The Daily Item, Sunbury, PA

News

January 25, 2013

Battle lines taking shape over state highways bill

HARRISBURG -  The battlefield is beginning to take shape for the upcoming push by Gov. Tom Corbett to enact a major transportation plan, less than two weeks before he will outline the proposal for the state's roads, bridges and mass transit services.

Legislative leaders are starting to talk about what they hope it contains — and what they will not support — in what could end up as one of Corbett's signature first-term initiatives. One sticking point could be a move to link passage of the transportation bill with efforts to privatize state-controlled liquor stores.

The first-term Republican isn't saying much about the details of what he will propose in his Feb. 5 budget address after he apparently scrapped tentative plans to roll it out this week. The governor's office has not explained the delay, but one of Corbett's legislative allies said the plan is undergoing revisions suggested by lawmakers.

"Members threw in some additional ideas to the governor about things," said House Majority Whip Stan Saylor, R-York. "I think the governor is also delaying it to do some additional research."

The centerpiece of the proposal had been an increase in wholesale gas taxes designed to raise $1.9 billion annually, and it is unclear whether that will change. For a significant number of legislators, including many Republicans, any tax increase is a nonstarter, and Corbett campaigned on a no-new-taxes platform in winning the governorship in 2010.

"Prior to enacting any widespread taxes or fee increases, Pennsylvania's various transportation agencies must account for where each dollar of additional revenue is to be spent, and moreover should justify that each dollar of the current $6.8 billion in annual transportation funding is already being spent responsibly," according to a memo distributed to House Republicans by their floor leader, Rep. Mike Turzai of Allegheny County.

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  • CORBETT_TomC.jpg Corbett: VanKirk helped to save the world

    Gov. Tom Corbett today issued the following statement on the death of Northumberland County native Theodore “Dutch” VanKirk, the last surviving crew member of the Enola Gay:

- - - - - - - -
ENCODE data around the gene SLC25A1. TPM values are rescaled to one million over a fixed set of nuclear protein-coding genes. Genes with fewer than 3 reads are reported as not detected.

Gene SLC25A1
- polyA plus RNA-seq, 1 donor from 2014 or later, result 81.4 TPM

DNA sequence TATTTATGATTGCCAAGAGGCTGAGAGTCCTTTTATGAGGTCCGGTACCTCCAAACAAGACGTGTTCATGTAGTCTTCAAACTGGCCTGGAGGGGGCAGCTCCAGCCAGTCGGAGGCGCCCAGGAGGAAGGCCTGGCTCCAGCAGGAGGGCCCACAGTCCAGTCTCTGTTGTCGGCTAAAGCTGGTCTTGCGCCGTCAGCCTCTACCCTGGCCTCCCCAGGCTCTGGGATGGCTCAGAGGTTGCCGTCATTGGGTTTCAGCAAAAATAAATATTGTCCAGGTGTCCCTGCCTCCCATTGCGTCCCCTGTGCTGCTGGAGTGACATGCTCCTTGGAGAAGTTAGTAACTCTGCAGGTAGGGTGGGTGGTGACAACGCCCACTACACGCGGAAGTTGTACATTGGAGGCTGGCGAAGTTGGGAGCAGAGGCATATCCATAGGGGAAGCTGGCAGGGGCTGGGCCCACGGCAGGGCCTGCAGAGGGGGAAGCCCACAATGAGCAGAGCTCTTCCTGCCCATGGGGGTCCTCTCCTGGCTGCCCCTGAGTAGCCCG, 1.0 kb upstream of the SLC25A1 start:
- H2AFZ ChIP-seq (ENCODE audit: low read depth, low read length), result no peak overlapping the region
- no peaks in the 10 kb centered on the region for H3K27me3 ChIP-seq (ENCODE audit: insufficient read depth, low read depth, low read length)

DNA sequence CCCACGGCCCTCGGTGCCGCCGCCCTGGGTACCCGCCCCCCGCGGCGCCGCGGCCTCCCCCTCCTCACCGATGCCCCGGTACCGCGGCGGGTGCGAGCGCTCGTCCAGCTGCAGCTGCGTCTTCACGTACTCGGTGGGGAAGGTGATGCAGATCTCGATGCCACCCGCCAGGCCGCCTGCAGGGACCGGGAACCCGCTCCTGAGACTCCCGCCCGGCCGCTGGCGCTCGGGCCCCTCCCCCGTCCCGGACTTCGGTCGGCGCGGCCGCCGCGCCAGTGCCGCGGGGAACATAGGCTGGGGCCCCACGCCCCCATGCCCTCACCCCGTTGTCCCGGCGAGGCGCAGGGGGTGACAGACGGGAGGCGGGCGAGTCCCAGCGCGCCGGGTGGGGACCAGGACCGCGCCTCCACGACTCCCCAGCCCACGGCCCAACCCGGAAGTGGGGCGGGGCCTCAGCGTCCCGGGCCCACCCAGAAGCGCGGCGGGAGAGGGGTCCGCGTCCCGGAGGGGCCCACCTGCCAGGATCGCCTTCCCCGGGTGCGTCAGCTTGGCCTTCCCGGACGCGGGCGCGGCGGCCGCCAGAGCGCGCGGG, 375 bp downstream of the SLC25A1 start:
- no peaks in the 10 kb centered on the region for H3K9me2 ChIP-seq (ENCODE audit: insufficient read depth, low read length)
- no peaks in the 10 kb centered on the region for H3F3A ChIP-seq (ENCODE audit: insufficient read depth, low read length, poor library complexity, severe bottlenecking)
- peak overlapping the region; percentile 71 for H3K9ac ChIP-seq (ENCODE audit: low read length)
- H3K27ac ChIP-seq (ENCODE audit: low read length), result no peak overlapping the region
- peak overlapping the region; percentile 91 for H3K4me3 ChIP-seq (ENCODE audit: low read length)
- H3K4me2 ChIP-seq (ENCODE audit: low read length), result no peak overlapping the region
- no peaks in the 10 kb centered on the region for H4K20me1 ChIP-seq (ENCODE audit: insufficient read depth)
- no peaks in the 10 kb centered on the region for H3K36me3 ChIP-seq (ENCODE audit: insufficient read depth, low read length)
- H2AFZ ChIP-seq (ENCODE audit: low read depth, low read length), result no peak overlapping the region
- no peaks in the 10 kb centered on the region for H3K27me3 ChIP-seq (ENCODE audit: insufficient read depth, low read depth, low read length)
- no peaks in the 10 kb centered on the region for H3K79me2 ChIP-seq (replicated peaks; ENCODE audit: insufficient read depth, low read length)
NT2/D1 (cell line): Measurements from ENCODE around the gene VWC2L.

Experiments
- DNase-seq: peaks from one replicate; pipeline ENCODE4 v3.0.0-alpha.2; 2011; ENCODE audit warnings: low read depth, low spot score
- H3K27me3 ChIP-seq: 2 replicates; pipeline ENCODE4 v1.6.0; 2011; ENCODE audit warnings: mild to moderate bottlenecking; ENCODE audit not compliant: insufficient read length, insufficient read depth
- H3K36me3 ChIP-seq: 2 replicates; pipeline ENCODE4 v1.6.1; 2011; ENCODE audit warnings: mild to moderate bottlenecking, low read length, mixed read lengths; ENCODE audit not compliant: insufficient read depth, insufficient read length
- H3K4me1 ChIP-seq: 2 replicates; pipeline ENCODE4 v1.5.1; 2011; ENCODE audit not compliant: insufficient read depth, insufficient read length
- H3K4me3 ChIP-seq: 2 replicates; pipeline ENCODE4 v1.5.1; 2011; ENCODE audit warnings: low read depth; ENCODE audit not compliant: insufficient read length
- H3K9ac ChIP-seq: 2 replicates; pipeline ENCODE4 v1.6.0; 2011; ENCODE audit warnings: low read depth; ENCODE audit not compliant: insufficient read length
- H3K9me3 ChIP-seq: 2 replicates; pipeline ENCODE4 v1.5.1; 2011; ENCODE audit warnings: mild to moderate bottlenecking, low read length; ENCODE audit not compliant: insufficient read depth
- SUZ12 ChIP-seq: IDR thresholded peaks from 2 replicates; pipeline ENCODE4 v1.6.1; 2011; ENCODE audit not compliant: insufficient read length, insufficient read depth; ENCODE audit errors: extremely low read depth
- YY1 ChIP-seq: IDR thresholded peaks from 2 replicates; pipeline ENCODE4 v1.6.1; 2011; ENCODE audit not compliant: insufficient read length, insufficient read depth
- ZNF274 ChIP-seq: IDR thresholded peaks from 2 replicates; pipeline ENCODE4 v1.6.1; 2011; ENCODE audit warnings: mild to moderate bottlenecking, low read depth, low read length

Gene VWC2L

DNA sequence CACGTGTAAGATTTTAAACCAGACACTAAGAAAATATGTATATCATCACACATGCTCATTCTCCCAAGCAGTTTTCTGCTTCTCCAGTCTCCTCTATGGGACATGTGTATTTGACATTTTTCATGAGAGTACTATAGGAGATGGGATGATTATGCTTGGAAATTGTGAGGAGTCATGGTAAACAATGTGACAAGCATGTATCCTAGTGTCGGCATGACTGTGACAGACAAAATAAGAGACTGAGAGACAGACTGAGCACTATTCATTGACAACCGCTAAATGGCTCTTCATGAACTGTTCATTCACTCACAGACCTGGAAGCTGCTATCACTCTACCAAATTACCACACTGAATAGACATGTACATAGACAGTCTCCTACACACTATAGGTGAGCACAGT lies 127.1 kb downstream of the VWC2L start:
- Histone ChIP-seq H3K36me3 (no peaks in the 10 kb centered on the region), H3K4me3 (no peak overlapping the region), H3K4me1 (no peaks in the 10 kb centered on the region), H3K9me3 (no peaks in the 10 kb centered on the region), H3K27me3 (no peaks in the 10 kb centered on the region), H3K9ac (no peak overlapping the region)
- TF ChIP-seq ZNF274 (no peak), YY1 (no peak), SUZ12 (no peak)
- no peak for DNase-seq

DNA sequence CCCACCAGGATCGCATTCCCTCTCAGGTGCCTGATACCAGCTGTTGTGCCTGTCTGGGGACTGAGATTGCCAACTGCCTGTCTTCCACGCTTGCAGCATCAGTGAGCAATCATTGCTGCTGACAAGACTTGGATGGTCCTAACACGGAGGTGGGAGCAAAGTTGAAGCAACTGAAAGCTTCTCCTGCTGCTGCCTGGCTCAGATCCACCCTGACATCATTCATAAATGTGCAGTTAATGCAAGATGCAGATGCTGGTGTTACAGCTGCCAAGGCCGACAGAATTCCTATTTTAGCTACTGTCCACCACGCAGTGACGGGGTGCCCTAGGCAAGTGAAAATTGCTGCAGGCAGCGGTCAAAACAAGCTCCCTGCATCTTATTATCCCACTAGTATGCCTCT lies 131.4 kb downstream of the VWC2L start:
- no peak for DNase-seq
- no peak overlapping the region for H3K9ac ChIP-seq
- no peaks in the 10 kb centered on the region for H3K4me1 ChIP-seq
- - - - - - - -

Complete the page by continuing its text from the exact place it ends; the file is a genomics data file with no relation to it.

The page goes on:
July 30, 2014 1 Photo

  • Afraid of grandson? "Now I am," Amanda Trometter says

    Erick Trometter slept with hunting and butcher knives beside his bed while living with the grandmother he allegedly attacked on the morning he was shot after allegedly pulling a knife on a city police officer.

    July 30, 2014

  • vk1.jpg Ted VanKirk: Seen from above

    The Daily Item is republishing online its spring 2012 interview with Northumberland native Ted “Dutch” VanKirk, the navigator of the Enola Gay, which dropped the first of two atomic bombs on Japan in 1945. The story appeared in Inside Pennsylvania magazine. VanKirk died Monday in Georgia at age 93.

    July 30, 2014 2 Photos

  • vankirk_ted1.jpg “The Japanese were beaten before we even dropped the bomb”

    Compared to the 58 other missions they ran together, the one they were assigned to carry out on Aug. 6, 1945 was easy.
    There would be no return fire, flying conditions were ideal, and if all went according to plan, they would be back to the base in Tinian by nightfall.

    July 30, 2014 2 Photos

  • Ritz-Craft Ritz-Craft to hire 60 for Mifflinburg plant

    MIFFLINBURG — Sixty jobs are coming to Mifflinburg as a Ritz-Craft production facility that went dark seven years ago amid the housing downturn will come back on line during the next few months, company officials announced Tuesday.

    July 29, 2014 1 Photo

  • Selinsgrove man dies when tractor flips in Chapman Township

    PORT TREVORTON — A 57-year-old Selinsgrove man died Tuesday evening when the farm tractor he was driving overturned and pinned him beneath it, according to Snyder County Coroner Bruce Hummel.

    July 29, 2014

  • VanKirk 'Real hero' of World War II dies

    ATLANTA, Ga. — Theodore “Dutch” VanKirk, the last surviving crew member of the Enola Gay, which dropped the first atomic bomb on Hiroshima, died Monday of natural causes in the retirement home where he lived in Georgia. He was 93.

    July 29, 2014 1 Photo

  • Mayor: Rental ban for drug dealers a success

    SUNBURY — A controversial landlord-tenant ordinance passed by the City Council in 2012 has become one of Sunbury’s “better success stories,” Mayor David Persing said Tuesday.

    July 29, 2014

  • Mom cited for allegedly leaving baby in car for 12 minutes

    LEWISBURG — A summary citation carrying a maximum fine of $127.50 was filed Tuesday against a Lewisburg woman accused of leaving her 10-month-old baby unattended for 12 minutes in a car in Union County on July 21.

    July 29, 2014

  • Line Mountain district, teachers $1.2M apart in contract talks

    MANDATA — Separate proposals from the Line Mountain School District and its teachers union are $1.2 million apart and not getting any closer, according to Benjamin L. Pratt, the district’s labor counsel at the CGA Law Firm.

    July 29, 2014

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